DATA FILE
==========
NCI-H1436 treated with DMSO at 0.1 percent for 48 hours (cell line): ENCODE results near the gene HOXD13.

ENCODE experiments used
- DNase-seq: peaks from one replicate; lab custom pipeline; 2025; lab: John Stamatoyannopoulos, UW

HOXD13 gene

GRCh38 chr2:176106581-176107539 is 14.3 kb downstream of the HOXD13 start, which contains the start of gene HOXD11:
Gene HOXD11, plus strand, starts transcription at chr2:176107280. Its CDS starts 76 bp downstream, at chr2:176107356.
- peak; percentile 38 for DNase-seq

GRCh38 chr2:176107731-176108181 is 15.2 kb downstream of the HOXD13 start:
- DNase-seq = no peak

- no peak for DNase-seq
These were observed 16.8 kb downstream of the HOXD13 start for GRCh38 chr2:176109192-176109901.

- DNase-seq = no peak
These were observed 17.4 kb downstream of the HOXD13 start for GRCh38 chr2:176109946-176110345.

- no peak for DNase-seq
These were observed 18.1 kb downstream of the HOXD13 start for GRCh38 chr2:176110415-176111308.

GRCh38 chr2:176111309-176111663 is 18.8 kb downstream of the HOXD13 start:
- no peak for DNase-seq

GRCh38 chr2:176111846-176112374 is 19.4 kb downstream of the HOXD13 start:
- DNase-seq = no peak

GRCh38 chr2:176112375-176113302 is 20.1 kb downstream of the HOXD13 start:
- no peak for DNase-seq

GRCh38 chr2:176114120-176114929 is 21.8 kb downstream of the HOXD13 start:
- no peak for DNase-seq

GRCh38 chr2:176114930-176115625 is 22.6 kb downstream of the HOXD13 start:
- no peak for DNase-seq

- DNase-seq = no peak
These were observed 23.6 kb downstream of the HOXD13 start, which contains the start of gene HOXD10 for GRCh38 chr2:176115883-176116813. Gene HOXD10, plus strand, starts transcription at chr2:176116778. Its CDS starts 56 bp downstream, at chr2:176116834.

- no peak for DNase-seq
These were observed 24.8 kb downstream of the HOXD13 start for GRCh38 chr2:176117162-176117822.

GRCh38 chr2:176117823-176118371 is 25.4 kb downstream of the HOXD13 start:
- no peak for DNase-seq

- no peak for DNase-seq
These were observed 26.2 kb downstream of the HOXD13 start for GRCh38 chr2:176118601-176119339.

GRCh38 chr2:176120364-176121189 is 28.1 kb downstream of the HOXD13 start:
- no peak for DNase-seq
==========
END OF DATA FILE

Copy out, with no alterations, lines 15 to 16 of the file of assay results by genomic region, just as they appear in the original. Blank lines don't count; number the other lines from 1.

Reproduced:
These were observed 18.1 kb downstream of the HOXD13 start for GRCh38 chr2:176110415-176111308.

GRCh38 chr2:176111309-176111663 is 18.8 kb downstream of the HOXD13 start: